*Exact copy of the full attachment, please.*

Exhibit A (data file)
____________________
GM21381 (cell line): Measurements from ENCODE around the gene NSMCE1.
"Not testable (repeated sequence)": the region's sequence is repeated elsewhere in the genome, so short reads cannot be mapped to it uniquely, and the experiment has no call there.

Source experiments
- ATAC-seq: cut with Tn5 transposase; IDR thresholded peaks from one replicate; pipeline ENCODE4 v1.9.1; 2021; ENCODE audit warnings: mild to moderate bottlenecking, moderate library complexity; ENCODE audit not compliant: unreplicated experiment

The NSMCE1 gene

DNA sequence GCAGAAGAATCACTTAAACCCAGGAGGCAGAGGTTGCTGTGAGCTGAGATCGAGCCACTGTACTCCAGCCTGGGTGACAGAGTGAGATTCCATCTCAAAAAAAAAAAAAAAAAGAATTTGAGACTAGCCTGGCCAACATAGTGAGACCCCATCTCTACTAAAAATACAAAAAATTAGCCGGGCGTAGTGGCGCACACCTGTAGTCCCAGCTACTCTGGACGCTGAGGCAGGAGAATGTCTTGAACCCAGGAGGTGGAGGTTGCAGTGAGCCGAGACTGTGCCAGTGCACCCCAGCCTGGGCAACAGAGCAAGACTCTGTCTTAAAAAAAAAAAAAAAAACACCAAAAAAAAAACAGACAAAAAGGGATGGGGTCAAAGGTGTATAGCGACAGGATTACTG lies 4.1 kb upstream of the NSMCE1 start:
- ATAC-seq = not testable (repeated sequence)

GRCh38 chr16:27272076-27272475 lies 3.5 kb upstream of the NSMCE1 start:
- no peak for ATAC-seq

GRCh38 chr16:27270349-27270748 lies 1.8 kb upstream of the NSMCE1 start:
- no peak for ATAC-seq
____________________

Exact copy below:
GM21381 (cell line): Measurements from ENCODE around the gene NSMCE1.
"Not testable (repeated sequence)": the region's sequence is repeated elsewhere in the genome, so short reads cannot be mapped to it uniquely, and the experiment has no call there.

Source experiments
- ATAC-seq: cut with Tn5 transposase; IDR thresholded peaks from one replicate; pipeline ENCODE4 v1.9.1; 2021; ENCODE audit warnings: mild to moderate bottlenecking, moderate library complexity; ENCODE audit not compliant: unreplicated experiment

The NSMCE1 gene

DNA sequence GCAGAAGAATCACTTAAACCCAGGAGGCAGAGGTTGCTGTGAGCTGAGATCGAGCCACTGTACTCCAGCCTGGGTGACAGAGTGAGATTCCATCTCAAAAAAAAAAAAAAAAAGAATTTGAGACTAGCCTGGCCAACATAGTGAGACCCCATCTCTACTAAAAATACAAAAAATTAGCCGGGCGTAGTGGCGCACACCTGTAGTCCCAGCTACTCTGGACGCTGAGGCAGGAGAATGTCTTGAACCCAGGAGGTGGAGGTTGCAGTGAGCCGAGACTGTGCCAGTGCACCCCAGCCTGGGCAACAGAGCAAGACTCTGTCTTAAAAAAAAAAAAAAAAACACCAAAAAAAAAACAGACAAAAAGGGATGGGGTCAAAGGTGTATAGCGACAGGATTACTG lies 4.1 kb upstream of the NSMCE1 start:
- ATAC-seq = not testable (repeated sequence)

GRCh38 chr16:27272076-27272475 lies 3.5 kb upstream of the NSMCE1 start:
- no peak for ATAC-seq

GRCh38 chr16:27270349-27270748 lies 1.8 kb upstream of the NSMCE1 start:
- no peak for ATAC-seq